Black Rockfish

Black Rockfish

Sebastes melanops

Physical Description

The Black Rockfish, known scientifically as Sebastes melanops, typically measures between 40 to 69 centimeters in length. Its body is dark gray, with a distinct light gray stripe running along the entire length of its lateral line. Notably, its mouth extends beyond the posterior edge of the eye, and its anal fin has a rounded posterior edge rather than a straight one.


These rockfish are commonly found in shallower regions of kelp forests along the eastern Pacific coast. They prefer midwater habitats within the kelp forest environment, where they can maneuver easily amidst the towering kelp fronds. Often observed in groups, they navigate through the kelp canopy with remarkable agility.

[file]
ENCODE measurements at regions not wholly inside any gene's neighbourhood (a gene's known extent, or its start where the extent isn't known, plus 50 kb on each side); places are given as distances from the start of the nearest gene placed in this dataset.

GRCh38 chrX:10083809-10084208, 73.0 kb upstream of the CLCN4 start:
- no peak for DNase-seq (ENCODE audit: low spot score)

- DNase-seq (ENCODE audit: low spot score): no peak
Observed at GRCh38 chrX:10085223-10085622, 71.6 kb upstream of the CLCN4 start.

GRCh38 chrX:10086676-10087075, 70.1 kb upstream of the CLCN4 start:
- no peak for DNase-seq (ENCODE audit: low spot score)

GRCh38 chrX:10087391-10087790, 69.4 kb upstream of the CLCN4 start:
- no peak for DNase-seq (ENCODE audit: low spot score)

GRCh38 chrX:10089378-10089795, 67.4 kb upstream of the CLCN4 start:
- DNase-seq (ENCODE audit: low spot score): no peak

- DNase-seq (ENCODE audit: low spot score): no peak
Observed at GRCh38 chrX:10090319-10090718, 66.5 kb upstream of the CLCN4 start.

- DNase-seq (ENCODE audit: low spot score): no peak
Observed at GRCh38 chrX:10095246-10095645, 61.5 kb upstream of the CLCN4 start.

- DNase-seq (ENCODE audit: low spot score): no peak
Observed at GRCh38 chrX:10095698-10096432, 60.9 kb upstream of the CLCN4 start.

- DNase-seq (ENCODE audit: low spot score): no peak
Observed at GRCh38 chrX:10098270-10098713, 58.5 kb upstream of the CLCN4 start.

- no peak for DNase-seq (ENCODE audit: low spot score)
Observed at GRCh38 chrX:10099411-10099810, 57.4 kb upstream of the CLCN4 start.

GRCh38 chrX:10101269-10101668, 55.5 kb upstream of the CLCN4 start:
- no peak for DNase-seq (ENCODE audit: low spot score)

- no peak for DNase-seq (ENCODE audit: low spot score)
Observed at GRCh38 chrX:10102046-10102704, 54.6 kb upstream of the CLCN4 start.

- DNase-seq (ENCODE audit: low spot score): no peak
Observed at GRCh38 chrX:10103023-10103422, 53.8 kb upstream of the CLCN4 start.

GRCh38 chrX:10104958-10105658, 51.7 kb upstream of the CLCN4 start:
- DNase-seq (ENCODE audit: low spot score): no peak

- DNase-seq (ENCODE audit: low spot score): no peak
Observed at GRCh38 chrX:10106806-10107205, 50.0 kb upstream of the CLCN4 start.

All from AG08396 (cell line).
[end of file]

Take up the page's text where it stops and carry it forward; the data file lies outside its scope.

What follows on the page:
Geographical Range

The Black Rockfish inhabits a vast range along the eastern Pacific coast, stretching from the Aleutian Islands down to southern California. Within this range, it thrives in the cool waters of the Pacific, utilizing the diverse habitats provided by rocky reefs and kelp forests along the coastline.

What They Eat

As opportunistic feeders, Black Rockfish prey on a variety of small fishes, crustaceans, and mollusks found within their habitat. They are adept hunters, using their keen senses and swift movements to capture prey items amidst the complex structure of the kelp forest.

Other Species